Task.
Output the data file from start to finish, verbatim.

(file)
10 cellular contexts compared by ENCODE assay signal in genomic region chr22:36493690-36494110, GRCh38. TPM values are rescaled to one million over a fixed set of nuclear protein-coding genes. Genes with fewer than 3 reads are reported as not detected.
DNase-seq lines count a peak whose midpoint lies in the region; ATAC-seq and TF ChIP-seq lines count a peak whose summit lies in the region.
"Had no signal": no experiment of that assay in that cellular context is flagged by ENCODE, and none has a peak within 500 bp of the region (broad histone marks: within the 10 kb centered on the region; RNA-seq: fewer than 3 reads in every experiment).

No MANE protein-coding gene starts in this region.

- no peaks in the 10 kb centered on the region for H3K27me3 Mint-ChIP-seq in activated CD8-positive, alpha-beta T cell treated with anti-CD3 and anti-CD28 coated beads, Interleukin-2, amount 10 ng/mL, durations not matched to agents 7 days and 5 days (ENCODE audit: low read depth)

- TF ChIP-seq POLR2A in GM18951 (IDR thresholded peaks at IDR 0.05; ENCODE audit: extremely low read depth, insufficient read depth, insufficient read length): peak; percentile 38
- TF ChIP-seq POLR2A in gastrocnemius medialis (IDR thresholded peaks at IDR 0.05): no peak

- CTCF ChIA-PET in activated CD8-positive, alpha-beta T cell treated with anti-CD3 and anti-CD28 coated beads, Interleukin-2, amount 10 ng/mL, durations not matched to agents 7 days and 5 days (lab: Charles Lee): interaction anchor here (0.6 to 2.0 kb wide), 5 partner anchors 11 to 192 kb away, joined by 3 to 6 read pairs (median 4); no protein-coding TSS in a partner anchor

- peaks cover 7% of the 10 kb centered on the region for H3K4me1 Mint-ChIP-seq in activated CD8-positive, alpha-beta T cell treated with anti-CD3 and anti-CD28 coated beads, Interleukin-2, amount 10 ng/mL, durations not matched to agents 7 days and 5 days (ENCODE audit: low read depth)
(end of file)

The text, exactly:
10 cellular contexts compared by ENCODE assay signal in genomic region chr22:36493690-36494110, GRCh38. TPM values are rescaled to one million over a fixed set of nuclear protein-coding genes. Genes with fewer than 3 reads are reported as not detected.
DNase-seq lines count a peak whose midpoint lies in the region; ATAC-seq and TF ChIP-seq lines count a peak whose summit lies in the region.
"Had no signal": no experiment of that assay in that cellular context is flagged by ENCODE, and none has a peak within 500 bp of the region (broad histone marks: within the 10 kb centered on the region; RNA-seq: fewer than 3 reads in every experiment).

No MANE protein-coding gene starts in this region.

- no peaks in the 10 kb centered on the region for H3K27me3 Mint-ChIP-seq in activated CD8-positive, alpha-beta T cell treated with anti-CD3 and anti-CD28 coated beads, Interleukin-2, amount 10 ng/mL, durations not matched to agents 7 days and 5 days (ENCODE audit: low read depth)

- TF ChIP-seq POLR2A in GM18951 (IDR thresholded peaks at IDR 0.05; ENCODE audit: extremely low read depth, insufficient read depth, insufficient read length): peak; percentile 38
- TF ChIP-seq POLR2A in gastrocnemius medialis (IDR thresholded peaks at IDR 0.05): no peak

- CTCF ChIA-PET in activated CD8-positive, alpha-beta T cell treated with anti-CD3 and anti-CD28 coated beads, Interleukin-2, amount 10 ng/mL, durations not matched to agents 7 days and 5 days (lab: Charles Lee): interaction anchor here (0.6 to 2.0 kb wide), 5 partner anchors 11 to 192 kb away, joined by 3 to 6 read pairs (median 4); no protein-coding TSS in a partner anchor

- peaks cover 7% of the 10 kb centered on the region for H3K4me1 Mint-ChIP-seq in activated CD8-positive, alpha-beta T cell treated with anti-CD3 and anti-CD28 coated beads, Interleukin-2, amount 10 ng/mL, durations not matched to agents 7 days and 5 days (ENCODE audit: low read depth)